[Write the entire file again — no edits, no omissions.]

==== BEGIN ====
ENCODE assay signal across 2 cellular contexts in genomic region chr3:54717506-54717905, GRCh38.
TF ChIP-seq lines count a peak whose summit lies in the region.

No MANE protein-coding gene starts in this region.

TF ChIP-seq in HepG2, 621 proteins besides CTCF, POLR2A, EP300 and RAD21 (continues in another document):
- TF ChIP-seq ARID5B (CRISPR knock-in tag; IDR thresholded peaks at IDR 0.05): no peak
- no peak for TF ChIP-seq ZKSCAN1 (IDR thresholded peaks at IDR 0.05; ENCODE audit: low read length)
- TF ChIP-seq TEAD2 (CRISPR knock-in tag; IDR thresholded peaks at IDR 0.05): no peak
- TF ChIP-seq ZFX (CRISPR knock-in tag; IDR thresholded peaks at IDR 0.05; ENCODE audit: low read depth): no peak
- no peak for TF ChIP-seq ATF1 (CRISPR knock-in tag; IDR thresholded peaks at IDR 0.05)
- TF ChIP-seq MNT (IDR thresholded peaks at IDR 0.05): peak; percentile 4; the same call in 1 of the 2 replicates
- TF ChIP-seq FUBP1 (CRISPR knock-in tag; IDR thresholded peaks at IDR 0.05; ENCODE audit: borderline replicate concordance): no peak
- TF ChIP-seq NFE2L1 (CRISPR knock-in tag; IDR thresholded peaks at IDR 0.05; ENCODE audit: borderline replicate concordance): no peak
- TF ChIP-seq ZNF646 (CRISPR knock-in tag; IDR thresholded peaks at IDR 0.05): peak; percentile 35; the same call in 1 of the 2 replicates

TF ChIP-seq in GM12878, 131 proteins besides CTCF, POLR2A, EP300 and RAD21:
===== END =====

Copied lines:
ENCODE assay signal across 2 cellular contexts in genomic region chr3:54717506-54717905, GRCh38.
TF ChIP-seq lines count a peak whose summit lies in the region.

No MANE protein-coding gene starts in this region.

TF ChIP-seq in HepG2, 621 proteins besides CTCF, POLR2A, EP300 and RAD21 (continues in another document):
- TF ChIP-seq ARID5B (CRISPR knock-in tag; IDR thresholded peaks at IDR 0.05): no peak
- no peak for TF ChIP-seq ZKSCAN1 (IDR thresholded peaks at IDR 0.05; ENCODE audit: low read length)
- TF ChIP-seq TEAD2 (CRISPR knock-in tag; IDR thresholded peaks at IDR 0.05): no peak
- TF ChIP-seq ZFX (CRISPR knock-in tag; IDR thresholded peaks at IDR 0.05; ENCODE audit: low read depth): no peak
- no peak for TF ChIP-seq ATF1 (CRISPR knock-in tag; IDR thresholded peaks at IDR 0.05)
- TF ChIP-seq MNT (IDR thresholded peaks at IDR 0.05): peak; percentile 4; the same call in 1 of the 2 replicates
- TF ChIP-seq FUBP1 (CRISPR knock-in tag; IDR thresholded peaks at IDR 0.05; ENCODE audit: borderline replicate concordance): no peak
- TF ChIP-seq NFE2L1 (CRISPR knock-in tag; IDR thresholded peaks at IDR 0.05; ENCODE audit: borderline replicate concordance): no peak
- TF ChIP-seq ZNF646 (CRISPR knock-in tag; IDR thresholded peaks at IDR 0.05): peak; percentile 35; the same call in 1 of the 2 replicates

TF ChIP-seq in GM12878, 131 proteins besides CTCF, POLR2A, EP300 and RAD21: